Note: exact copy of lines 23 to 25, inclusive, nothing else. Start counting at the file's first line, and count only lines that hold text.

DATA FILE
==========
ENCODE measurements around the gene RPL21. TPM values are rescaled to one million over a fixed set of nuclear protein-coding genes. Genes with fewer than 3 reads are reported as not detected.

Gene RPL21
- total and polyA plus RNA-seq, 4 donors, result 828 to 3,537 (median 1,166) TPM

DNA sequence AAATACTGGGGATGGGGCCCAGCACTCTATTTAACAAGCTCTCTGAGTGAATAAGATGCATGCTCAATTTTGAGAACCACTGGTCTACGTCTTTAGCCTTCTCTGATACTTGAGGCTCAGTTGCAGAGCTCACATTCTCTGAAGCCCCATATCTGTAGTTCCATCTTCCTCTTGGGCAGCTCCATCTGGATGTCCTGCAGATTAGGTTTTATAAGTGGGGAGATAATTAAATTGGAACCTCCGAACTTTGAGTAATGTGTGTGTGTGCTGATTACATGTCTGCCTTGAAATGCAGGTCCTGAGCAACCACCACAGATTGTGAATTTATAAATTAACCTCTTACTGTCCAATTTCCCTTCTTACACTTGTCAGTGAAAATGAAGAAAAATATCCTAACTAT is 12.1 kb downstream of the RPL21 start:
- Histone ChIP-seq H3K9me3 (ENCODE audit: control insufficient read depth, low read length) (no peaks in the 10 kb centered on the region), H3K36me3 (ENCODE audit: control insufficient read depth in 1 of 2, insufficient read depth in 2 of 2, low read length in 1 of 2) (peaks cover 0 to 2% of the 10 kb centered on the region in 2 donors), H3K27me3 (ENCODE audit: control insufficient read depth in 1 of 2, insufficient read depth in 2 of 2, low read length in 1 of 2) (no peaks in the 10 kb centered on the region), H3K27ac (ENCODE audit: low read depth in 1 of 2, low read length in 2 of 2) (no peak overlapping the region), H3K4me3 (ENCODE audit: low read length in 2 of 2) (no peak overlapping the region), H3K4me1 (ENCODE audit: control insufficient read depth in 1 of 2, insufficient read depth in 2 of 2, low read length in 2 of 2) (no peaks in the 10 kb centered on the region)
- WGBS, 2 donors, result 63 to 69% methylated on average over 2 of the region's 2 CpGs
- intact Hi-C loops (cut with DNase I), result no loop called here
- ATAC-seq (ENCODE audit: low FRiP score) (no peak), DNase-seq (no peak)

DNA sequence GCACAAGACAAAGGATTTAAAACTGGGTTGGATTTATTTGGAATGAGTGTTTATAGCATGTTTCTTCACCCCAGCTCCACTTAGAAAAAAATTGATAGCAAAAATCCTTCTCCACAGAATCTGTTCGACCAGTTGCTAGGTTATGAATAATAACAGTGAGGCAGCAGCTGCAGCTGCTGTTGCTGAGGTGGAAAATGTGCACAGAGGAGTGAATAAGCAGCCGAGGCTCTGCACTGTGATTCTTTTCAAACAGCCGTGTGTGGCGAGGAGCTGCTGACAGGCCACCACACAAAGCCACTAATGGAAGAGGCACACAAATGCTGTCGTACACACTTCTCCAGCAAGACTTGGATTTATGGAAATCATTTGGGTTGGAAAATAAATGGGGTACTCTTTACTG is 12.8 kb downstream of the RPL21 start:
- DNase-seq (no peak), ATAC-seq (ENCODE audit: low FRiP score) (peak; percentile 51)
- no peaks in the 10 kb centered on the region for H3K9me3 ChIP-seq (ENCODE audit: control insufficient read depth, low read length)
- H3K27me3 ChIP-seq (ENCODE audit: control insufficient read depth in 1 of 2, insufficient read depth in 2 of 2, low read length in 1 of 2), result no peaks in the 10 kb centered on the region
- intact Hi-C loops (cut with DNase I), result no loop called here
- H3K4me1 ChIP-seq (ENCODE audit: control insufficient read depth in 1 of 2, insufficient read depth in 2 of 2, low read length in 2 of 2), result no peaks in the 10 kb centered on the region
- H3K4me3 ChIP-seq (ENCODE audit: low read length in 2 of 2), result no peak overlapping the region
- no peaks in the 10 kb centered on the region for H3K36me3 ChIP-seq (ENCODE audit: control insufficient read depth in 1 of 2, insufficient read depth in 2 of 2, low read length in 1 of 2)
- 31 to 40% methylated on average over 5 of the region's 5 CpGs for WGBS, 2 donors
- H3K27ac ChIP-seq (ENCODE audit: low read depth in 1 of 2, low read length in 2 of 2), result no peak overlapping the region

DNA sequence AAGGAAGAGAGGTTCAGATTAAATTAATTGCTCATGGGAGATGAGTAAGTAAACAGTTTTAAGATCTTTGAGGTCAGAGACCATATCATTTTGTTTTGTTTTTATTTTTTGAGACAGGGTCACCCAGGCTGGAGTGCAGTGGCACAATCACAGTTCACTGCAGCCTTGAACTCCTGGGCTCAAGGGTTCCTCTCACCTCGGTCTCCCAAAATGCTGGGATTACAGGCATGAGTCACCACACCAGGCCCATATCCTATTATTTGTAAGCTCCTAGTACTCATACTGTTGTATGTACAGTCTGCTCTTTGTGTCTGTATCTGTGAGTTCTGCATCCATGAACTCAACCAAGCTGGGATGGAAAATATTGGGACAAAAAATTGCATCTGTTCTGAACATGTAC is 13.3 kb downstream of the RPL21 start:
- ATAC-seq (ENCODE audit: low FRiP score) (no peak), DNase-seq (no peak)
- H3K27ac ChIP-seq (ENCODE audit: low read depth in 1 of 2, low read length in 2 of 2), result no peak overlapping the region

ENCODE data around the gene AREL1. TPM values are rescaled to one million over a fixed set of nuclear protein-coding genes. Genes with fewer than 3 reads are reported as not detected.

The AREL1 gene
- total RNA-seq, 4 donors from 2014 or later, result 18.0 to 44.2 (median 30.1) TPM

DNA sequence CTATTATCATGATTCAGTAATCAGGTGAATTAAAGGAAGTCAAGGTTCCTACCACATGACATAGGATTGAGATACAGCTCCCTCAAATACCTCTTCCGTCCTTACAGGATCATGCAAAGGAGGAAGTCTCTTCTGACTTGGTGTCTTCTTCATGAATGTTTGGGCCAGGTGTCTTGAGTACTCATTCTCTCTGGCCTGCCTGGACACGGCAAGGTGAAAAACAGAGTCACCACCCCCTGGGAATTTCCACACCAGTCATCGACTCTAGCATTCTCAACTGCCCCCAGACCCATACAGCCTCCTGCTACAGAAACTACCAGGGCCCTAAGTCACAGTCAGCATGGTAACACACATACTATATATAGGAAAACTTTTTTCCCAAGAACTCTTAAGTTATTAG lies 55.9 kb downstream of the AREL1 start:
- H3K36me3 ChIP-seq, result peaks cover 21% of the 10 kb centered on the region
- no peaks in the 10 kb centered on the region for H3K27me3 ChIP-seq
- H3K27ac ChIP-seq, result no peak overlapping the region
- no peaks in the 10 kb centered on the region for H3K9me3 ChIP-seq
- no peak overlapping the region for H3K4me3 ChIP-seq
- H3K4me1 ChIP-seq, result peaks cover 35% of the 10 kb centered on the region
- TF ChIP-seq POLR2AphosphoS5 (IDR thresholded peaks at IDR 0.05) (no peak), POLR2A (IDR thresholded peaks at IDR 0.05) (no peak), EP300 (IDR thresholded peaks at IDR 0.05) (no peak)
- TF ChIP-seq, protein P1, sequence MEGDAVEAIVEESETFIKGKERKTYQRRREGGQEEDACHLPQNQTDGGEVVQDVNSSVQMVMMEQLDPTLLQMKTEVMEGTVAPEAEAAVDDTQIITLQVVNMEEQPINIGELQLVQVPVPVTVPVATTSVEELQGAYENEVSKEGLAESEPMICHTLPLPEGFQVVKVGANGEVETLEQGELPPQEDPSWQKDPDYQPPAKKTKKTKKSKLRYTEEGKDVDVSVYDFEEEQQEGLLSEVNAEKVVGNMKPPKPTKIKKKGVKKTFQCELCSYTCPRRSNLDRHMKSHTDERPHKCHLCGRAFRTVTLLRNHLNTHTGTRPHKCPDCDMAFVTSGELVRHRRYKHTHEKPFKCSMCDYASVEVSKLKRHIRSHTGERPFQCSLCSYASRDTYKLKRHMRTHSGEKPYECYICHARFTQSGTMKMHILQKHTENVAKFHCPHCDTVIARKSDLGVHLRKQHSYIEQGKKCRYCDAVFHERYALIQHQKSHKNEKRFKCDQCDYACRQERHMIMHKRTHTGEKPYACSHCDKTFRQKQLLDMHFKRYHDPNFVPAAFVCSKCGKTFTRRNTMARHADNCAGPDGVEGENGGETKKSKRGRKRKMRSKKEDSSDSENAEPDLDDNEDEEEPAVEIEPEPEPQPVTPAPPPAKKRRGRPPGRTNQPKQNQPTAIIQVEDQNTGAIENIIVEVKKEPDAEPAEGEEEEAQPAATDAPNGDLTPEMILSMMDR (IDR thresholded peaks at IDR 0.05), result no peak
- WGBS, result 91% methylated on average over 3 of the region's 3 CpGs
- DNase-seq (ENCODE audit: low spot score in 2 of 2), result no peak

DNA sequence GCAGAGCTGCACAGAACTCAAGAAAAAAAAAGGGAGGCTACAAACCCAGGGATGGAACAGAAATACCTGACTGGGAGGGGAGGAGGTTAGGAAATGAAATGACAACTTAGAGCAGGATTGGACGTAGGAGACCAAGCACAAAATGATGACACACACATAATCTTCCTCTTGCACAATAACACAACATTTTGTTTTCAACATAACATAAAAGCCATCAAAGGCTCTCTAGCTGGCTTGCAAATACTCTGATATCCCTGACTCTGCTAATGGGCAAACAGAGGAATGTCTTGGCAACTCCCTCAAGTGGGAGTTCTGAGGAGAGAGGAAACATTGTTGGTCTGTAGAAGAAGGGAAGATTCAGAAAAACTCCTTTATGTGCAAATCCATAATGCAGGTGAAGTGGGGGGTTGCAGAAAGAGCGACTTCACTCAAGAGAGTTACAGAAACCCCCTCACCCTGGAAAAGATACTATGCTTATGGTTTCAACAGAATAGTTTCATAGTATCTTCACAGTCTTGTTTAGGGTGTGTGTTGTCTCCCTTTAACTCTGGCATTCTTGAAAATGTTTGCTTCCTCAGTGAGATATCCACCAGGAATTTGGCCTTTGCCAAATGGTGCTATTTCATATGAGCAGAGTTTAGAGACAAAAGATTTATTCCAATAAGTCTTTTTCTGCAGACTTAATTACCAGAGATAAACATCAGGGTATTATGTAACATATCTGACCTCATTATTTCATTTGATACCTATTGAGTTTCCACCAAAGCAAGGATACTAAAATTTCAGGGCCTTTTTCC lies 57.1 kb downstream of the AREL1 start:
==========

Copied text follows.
The AREL1 gene
- total RNA-seq, 4 donors from 2014 or later, result 18.0 to 44.2 (median 30.1) TPM

DNA sequence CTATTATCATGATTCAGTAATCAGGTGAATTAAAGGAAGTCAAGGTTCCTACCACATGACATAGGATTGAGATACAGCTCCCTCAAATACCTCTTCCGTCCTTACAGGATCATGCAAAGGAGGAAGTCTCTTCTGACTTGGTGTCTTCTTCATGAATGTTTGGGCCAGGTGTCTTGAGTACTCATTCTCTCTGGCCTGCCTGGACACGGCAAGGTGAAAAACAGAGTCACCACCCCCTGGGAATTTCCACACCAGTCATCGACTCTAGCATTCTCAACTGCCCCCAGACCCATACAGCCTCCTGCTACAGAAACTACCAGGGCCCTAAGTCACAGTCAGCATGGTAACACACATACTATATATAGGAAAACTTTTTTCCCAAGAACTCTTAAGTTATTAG lies 55.9 kb downstream of the AREL1 start: